boingboing — 2014-05-22T18:33:08-04:00 — #1
stolk — 2014-05-23T01:02:13-04:00 — #2
I don't know... if you leave it out in winter with water in it, expanding ice will break the metal nozzle more easily than a plastic one, I think.
jim_dillon — 2014-05-23T07:59:20-04:00 — #3
I had this setup, or whatever the Dramm equivalent was back in the 1990's, for years. It is indeed wonderful and I miss it every spring and summer. But we sold our house in Iowa and some things didn't make the cut. Now I finally am gardening again and think it's time to get a new set. Thanks for the reminder! I would rather have one copy of this head/valve setup than 100 assorted cheapies. I left it outdoors in Iowa winters and never had an issue with freezing. I think the rose itself is the only part that would be vulnerable that way, and that's replaceable.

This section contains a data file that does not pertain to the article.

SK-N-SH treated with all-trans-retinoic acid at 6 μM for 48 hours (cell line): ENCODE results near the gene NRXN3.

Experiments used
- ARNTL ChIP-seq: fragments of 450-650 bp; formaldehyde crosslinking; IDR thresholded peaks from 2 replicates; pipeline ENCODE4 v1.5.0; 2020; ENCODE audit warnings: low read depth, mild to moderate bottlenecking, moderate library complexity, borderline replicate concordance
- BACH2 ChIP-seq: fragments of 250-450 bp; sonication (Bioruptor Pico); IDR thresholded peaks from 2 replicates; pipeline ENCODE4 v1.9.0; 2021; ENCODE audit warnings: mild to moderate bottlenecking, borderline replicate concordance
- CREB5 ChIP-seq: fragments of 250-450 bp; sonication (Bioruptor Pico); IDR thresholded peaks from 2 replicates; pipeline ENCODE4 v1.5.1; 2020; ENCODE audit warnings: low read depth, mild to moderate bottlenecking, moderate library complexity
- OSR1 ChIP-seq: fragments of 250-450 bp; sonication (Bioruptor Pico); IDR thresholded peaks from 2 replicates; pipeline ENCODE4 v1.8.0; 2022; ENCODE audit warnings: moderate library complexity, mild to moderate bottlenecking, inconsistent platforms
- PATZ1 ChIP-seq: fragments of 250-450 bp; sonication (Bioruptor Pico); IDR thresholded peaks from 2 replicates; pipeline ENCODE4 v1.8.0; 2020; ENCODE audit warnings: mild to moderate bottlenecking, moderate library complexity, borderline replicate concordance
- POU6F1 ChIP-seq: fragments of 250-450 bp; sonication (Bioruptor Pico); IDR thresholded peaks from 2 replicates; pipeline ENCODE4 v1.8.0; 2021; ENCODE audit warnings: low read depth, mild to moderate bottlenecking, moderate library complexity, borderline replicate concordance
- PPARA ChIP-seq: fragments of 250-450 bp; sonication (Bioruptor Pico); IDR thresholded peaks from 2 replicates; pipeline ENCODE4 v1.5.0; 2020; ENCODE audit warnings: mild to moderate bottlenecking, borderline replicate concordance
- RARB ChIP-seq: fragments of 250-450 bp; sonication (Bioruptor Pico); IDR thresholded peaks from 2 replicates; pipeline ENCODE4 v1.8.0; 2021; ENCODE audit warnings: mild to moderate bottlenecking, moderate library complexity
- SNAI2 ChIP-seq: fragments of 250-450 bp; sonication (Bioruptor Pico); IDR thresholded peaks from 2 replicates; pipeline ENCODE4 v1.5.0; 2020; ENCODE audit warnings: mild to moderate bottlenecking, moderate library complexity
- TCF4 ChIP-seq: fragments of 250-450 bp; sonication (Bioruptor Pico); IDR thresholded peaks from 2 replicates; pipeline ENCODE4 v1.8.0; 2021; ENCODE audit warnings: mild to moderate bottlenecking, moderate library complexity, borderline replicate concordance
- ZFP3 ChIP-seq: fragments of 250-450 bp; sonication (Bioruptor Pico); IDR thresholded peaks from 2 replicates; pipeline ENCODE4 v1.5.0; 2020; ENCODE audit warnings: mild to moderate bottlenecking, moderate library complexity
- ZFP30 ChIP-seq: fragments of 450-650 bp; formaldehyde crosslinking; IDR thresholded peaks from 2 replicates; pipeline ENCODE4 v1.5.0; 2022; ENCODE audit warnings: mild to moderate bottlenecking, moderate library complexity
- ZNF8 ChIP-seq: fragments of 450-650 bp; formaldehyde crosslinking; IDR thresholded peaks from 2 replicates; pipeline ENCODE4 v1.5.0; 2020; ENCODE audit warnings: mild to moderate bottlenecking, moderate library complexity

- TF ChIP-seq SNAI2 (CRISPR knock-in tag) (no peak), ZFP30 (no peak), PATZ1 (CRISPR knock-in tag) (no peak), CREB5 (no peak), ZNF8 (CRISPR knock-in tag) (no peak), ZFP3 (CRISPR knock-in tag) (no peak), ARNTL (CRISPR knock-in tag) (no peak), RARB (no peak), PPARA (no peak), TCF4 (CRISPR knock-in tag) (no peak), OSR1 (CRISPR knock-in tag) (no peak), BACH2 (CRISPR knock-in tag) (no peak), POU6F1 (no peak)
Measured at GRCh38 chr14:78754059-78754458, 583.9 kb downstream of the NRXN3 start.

thorzdad — 2014-05-23T08:05:31-04:00 — #4
I've left my plastic watering nozzles outside winter after winter and they still work just fine. $33 for a watering nozzle setup is silly.
sim0n — 2014-05-23T08:12:18-04:00 — #5
My issue UV light takes it toll though and after three or four years the plastic starts crumbling into pieces :-/
I'm not set on upgrading to metal nozzles but I'm contemplating on at least phasing out all the plastic hose fittings and slowly replacing them with brass fittings..
dnebdal — 2014-05-23T08:59:51-04:00 — #6
Weird - I've had no issues with plastic Gardena fittings, but the sprayers seem to wear faster. (The cheap knockoffs are much weaker, though.)
bradgall — 2014-05-23T11:52:50-04:00 — #7
My issue with aluminum hose parts is that they oxidize and then no longer fit properly.
jardine — 2014-05-24T04:59:54-04:00 — #8
That's why I only use hose parts made of gold.
boingboing — 2014-05-27T18:33:09-04:00 — #9
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